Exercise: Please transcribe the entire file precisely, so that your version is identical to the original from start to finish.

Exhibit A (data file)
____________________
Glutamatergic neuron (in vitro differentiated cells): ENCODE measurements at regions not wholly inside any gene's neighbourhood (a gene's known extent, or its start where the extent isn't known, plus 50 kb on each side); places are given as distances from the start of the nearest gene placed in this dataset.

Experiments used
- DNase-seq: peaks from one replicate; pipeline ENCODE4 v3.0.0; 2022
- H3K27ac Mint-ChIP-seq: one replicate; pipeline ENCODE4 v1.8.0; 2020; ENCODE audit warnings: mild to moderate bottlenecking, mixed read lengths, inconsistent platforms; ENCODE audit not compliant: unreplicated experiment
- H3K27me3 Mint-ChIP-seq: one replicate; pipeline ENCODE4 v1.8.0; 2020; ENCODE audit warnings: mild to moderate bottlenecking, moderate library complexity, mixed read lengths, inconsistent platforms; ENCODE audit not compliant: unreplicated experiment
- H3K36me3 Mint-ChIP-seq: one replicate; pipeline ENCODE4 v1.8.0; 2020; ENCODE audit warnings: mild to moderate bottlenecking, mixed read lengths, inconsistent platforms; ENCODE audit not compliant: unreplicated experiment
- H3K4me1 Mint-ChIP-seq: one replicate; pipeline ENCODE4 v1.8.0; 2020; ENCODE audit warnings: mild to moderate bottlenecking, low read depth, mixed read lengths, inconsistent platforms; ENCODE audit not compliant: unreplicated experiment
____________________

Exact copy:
Glutamatergic neuron (in vitro differentiated cells): ENCODE measurements at regions not wholly inside any gene's neighbourhood (a gene's known extent, or its start where the extent isn't known, plus 50 kb on each side); places are given as distances from the start of the nearest gene placed in this dataset.

Experiments used
- DNase-seq: peaks from one replicate; pipeline ENCODE4 v3.0.0; 2022
- H3K27ac Mint-ChIP-seq: one replicate; pipeline ENCODE4 v1.8.0; 2020; ENCODE audit warnings: mild to moderate bottlenecking, mixed read lengths, inconsistent platforms; ENCODE audit not compliant: unreplicated experiment
- H3K27me3 Mint-ChIP-seq: one replicate; pipeline ENCODE4 v1.8.0; 2020; ENCODE audit warnings: mild to moderate bottlenecking, moderate library complexity, mixed read lengths, inconsistent platforms; ENCODE audit not compliant: unreplicated experiment
- H3K36me3 Mint-ChIP-seq: one replicate; pipeline ENCODE4 v1.8.0; 2020; ENCODE audit warnings: mild to moderate bottlenecking, mixed read lengths, inconsistent platforms; ENCODE audit not compliant: unreplicated experiment
- H3K4me1 Mint-ChIP-seq: one replicate; pipeline ENCODE4 v1.8.0; 2020; ENCODE audit warnings: mild to moderate bottlenecking, low read depth, mixed read lengths, inconsistent platforms; ENCODE audit not compliant: unreplicated experiment